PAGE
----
Because Milgram's work was criticized for ethical considerations, given the stress that many of his subjects felt as they inflicted what they thought was excruciating pain on another person, the researchers in Poland used a lower simulated pain threshold.
"When we ask people how they would behave in such circumstances they almost [always] say, 'Well, I wouldn't do that. Maybe someone else but not me,'" Tomasz Grzyb, a social psychology researcher at SWPS University of Social Sciences and Humanities and one of the study's authors, told Seeker. "But in the real situation, a majority just follow the orders made by authority."
"For the first time in history, as far as we know, we put a woman as a person receiving electric shocks," Grzyb added. "We wanted to check if this new situation somehow influenced people's behavior. It turned out that it changes nothing."
A full 90 percent of participants were willing to deliver the highest level of shock possible when instructed to do so by one of the researchers. The gender of the person receiving the shock had little effect on their decision. The results showed that not much has changed in 50 years.
The presence of authority is the key factor in this type of experiment, Gryzb explained "What we show in our study is an exceptional role of situation and authority standing nearby," he said. "Almost all of our participants declared huge discomfort during study. They wanted to refuse, but they just weren't able to."
Before beginning the experiment, researchers had hypothesized that Polish people in particular might be more willing to refuse authority than other cultures given the popularity of certain "historical myths" regarding their resistance to oppression, whether under the Nazis or the Soviets. But this history had no apparent effect on a Polish person's ability to refuse authority.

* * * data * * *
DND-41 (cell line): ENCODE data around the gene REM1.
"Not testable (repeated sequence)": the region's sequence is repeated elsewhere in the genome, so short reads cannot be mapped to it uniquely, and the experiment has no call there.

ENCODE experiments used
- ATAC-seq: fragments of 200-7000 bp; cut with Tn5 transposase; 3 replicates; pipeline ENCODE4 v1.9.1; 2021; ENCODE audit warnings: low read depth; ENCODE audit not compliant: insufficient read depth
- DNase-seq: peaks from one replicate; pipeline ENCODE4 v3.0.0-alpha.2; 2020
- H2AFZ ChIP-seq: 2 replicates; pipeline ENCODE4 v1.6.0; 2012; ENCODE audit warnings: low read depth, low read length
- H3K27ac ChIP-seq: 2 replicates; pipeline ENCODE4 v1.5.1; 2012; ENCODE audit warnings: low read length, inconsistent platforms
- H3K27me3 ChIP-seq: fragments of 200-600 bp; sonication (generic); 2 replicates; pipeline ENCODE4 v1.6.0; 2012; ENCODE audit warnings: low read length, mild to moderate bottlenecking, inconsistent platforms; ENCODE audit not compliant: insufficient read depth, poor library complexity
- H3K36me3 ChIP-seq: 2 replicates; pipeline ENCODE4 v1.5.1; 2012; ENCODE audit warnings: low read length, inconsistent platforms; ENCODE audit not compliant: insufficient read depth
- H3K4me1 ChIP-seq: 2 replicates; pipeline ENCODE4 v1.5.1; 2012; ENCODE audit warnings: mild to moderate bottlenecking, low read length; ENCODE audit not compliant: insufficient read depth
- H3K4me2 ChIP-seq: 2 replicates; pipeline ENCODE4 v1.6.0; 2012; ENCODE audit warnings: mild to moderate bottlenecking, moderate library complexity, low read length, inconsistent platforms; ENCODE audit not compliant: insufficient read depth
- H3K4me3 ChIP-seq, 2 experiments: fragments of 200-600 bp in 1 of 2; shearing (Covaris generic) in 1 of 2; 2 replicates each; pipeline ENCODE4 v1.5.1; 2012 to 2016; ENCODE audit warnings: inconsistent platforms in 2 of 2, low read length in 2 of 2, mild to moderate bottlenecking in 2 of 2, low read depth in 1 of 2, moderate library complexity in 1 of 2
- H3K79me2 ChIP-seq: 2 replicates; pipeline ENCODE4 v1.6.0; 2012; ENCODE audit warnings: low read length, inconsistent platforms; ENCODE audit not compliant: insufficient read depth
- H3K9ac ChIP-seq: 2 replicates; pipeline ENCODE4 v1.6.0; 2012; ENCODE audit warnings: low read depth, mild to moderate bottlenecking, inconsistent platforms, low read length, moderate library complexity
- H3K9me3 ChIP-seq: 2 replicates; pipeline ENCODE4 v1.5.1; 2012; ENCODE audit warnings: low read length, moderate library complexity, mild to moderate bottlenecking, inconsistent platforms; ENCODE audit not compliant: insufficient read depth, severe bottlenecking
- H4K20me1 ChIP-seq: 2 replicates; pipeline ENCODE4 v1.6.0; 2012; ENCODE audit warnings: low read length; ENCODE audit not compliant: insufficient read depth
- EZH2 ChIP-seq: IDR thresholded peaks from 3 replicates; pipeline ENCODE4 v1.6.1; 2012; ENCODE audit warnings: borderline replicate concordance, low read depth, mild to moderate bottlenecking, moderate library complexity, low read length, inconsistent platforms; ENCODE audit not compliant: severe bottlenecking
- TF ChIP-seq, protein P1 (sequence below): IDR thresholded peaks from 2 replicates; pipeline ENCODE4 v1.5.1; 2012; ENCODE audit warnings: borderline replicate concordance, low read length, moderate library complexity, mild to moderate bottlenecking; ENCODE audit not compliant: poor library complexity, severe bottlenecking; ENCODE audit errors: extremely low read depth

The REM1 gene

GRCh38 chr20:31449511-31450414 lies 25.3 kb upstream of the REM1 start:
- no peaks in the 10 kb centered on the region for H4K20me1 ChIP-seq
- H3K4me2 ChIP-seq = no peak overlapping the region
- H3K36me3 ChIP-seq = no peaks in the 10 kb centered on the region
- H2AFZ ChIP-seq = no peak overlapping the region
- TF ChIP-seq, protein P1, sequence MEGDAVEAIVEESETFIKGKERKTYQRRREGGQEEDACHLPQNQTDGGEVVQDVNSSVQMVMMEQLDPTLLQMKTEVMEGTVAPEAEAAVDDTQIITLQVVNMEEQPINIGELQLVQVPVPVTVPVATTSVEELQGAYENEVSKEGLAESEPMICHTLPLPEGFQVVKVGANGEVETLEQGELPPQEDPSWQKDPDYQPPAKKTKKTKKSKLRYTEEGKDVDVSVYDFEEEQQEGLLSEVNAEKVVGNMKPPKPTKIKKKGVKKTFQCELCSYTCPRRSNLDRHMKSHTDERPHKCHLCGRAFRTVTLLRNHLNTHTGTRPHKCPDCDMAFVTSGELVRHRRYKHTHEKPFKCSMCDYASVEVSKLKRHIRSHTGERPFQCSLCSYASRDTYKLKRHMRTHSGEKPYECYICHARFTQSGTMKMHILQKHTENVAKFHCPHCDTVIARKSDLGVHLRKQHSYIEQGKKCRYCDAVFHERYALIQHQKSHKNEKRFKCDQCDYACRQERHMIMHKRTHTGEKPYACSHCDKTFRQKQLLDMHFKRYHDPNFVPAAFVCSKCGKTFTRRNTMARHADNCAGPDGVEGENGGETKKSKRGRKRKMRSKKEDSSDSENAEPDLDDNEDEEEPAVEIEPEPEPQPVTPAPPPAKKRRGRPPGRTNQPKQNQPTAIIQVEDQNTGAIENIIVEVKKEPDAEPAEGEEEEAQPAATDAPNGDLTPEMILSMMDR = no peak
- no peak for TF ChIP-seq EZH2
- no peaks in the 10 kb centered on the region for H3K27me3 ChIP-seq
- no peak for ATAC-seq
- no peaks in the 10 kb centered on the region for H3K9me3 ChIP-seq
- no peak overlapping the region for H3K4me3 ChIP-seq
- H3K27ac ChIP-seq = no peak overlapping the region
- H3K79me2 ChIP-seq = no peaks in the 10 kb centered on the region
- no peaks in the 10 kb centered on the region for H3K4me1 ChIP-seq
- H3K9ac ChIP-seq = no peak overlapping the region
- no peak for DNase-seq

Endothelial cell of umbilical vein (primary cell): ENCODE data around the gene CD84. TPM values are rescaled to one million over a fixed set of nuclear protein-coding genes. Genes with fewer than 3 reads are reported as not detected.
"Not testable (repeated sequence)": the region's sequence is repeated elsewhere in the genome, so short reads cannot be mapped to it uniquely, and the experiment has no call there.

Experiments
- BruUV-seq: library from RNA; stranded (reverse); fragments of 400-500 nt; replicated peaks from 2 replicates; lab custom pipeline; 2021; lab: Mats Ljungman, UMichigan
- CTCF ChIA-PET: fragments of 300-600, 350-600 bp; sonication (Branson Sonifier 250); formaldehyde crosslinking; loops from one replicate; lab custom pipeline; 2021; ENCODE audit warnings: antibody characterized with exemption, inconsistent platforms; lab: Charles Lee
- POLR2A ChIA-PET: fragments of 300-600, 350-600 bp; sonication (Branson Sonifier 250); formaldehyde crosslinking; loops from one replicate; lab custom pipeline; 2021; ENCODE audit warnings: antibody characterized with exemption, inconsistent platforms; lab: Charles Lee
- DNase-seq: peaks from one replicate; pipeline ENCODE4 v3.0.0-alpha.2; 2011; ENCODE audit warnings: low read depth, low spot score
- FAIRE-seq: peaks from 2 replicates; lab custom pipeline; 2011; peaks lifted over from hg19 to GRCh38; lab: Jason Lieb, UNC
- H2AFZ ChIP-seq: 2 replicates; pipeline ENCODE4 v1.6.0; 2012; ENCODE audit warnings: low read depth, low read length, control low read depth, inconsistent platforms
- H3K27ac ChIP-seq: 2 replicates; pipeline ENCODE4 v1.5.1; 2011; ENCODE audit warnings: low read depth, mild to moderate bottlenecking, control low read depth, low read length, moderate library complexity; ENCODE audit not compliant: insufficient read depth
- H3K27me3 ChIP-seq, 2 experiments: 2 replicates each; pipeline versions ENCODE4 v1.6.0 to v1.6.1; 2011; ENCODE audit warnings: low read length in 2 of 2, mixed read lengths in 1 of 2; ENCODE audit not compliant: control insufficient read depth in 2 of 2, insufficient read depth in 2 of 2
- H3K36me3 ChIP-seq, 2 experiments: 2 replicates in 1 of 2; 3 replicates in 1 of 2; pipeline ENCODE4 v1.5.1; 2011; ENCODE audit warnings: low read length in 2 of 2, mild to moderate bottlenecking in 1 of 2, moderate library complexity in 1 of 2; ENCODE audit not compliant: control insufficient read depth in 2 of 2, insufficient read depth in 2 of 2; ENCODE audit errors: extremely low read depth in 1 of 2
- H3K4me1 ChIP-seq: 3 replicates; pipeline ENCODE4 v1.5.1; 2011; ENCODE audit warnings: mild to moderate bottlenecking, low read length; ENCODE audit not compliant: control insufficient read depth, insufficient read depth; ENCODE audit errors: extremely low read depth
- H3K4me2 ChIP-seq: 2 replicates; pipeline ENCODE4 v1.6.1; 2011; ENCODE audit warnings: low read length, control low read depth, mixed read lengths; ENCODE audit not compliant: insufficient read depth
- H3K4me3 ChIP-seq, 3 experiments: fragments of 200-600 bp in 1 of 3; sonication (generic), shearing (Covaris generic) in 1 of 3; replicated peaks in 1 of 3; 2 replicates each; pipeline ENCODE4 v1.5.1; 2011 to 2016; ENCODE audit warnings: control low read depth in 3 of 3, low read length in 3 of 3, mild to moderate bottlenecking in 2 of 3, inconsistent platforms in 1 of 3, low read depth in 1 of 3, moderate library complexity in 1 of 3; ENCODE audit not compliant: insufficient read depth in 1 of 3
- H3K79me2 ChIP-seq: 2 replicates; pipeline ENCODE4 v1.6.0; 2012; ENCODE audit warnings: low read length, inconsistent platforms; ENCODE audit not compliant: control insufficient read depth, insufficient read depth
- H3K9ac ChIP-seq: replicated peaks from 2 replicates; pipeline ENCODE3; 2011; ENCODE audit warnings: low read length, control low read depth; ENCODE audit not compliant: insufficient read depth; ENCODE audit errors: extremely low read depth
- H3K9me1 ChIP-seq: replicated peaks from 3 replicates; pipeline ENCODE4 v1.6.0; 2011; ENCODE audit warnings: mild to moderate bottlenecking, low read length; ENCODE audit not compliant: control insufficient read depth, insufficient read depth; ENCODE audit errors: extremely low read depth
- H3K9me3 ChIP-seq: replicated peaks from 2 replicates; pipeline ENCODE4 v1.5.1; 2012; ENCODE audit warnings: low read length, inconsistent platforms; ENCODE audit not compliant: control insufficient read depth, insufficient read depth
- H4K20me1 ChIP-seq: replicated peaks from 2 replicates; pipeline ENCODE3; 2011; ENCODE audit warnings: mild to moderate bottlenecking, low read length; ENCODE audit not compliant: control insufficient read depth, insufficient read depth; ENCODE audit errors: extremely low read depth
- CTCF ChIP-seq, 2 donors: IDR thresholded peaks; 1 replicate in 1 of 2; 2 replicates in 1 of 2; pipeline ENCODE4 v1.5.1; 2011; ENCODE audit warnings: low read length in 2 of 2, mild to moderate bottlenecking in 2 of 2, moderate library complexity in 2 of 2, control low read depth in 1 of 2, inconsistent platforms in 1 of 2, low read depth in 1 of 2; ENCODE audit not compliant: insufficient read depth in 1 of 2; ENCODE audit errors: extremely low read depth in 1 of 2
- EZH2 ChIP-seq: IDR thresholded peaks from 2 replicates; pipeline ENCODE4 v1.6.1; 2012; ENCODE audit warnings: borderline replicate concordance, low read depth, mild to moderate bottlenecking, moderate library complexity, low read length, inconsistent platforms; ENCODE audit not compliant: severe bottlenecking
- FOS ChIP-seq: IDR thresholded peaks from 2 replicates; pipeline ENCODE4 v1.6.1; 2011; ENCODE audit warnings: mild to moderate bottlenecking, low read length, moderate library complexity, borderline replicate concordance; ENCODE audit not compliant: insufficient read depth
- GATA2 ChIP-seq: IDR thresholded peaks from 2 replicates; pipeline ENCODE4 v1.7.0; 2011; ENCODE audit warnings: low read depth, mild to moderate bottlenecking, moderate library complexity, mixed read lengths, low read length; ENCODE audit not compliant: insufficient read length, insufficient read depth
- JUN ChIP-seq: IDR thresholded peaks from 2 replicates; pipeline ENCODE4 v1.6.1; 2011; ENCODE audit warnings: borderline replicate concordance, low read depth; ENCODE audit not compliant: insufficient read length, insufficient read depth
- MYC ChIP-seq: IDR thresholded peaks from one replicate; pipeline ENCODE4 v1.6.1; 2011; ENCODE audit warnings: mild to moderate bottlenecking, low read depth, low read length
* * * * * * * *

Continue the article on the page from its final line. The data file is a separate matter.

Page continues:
"You must know that in Poland there is a long tradition of thinking about Poles as 'first to fight,' 'resistant,' and 'immune to persuasion,'" Grzyb remarked. "We found that we are exactly the same as others."
Other researchers have conducted experiments like this all over the world with similar results.
"Milgram studies [have been] replicated in many cultures - individualistic, collectivist, goal-oriented, Western, Arabic, and so on," Grzyb said. "In all of these cultures, the level of obedience was terrifyingly high."
If anything can be learned from such work, he suggested, it's that society is responsible for allowing these circumstances to exist.
"What our study really shows is that in some circumstances all of us are able to hurt innocent people," said Grzyb. "This teaches us something - that we are responsible for creating mechanisms and rules which don't allow such circumstances to happen."